The UK experiences its hottest day of the year as 38C is exceeded in parts of south-east England.
The UK could have its hottest day on record this week, with temperatures forecast to hit up to 41C (106F).
At 16:00 BST it was 38.1C in Santon Downham, Suffolk, making this the hottest day of the year so far after temperatures rose through the day.
The Met Office has issued a red extreme heat warning on Monday and Tuesday in much of England, from London and the South East up to York and Manchester.
The current highest temperature in the UK is 38.7C, in Cambridge in 2019.
The hottest day on record has already been reached in Wales – with Hawarden in Flintshire hitting 37.1C, according to provisional figures from the Met Office.
Scotland and Northern Ireland are also experiencing their warmest days of the year so far with 30.5C recorded in Edinburgh Royal Botanic Garden, and 30.5C in Armagh, County Armagh.
Temperatures above 37C have been recorded in London, Cambridge, Surrey and Suffolk on Monday.
Amber warnings are in place across England and Wales, and parts of Scotland.
Peak temperatures are expected on Tuesday afternoon, with Worksop, Nottinghamshire, forecast to see 41C by the Met Office.
It is the first time the Met Office has issued a red warning since the system was introduced last year.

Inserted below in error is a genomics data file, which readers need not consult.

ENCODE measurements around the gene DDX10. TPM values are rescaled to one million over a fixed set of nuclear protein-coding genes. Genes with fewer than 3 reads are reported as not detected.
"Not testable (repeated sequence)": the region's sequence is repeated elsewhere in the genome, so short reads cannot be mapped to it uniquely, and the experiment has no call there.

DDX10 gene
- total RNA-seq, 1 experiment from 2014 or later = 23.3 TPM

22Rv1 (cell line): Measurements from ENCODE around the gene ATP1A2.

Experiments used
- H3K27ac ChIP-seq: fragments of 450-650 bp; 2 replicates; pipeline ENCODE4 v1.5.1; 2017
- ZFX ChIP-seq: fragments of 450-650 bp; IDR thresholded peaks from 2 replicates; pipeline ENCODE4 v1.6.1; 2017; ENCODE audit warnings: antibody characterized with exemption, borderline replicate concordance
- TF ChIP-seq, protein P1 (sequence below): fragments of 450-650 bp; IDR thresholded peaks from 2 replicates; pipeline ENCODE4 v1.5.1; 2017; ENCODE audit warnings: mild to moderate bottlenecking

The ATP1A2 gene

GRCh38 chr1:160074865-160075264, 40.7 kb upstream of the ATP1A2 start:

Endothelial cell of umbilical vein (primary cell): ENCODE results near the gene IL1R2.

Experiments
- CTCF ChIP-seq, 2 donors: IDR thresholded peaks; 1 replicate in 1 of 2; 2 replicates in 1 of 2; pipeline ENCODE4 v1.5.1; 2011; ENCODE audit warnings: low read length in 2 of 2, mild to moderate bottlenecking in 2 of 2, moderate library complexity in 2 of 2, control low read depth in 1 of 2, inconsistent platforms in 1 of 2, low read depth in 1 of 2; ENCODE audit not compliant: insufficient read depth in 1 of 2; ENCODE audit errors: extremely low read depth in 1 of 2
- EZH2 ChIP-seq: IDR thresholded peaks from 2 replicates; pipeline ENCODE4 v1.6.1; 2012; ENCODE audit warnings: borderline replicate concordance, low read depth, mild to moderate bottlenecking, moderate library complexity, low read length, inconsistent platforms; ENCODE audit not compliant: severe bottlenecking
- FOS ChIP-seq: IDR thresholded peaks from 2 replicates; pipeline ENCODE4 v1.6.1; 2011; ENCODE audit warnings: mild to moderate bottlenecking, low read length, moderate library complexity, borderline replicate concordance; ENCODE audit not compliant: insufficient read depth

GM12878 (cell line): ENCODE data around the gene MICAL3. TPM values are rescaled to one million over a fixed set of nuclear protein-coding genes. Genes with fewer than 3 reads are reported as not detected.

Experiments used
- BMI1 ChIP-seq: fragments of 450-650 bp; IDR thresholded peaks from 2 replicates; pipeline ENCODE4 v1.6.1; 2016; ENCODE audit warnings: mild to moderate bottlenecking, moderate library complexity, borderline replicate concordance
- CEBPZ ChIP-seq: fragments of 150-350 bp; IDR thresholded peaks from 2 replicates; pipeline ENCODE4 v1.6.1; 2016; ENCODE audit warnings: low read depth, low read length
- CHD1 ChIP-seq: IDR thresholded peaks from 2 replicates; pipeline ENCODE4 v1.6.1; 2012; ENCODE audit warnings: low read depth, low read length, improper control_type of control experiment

It means “widespread impacts on people and infrastructure” are expected, with “substantial changes in working practices and daily routines” required.
Overnight temperatures could be in the mid-20s, before cooling on Wednesday.
Some schools have closed early – or chose not to open at all – although the government has issued guidance designed to keep them open. One teaching union said most chose to stay open.
LNER will not run services between London and Leeds and York for much of Tuesday.
Jake Kelly from Network Rail explained precautions are being taken to mitigate the impact of the extreme temperatures, but the heat would place railway infrastructure under “exceptional stress”.
Road congestion dropped by up to 10% in London, Birmingham, Bristol and Glasgow on Monday morning, compared with the same time last week, data from satellite navigation firm Tom Tom showed.
The Ministry of Defence said aircraft were using alternative airfields after reports of the tarmac melting on the runway at RAF Brize Norton in Oxfordshire.
Flights have been delayed at Luton Airport, where – due to the high temperatures – a “surface defect” has been identified on the runway, the airport said.
Responding to claims the UK has seen worse heat – such as during the prolonged heatwave in 1976 – BBC Weather’s Simon King said the “dangerously high” expected temperatures were up to 10C above the extended heatwave and severe drought experienced then.
Alongside the Met Office’s red and amber warnings, the UK Health Security Agency has issued a level four warning for England, which the government is treating as a “national emergency”.
The extreme heat has also put pressure on the NHS but Health Secretary Steve Barclay said the government was “closely monitoring the situation”, with additional resources in place, although he said the “highest point of concern” was on Tuesday afternoon.
Cabinet Office minister Kit Malthouse rejected criticism of Boris Johnson for not attending Cobra meetings on the heatwave, saying he had briefed the prime minister and it was his job to co-ordinate the response across the government.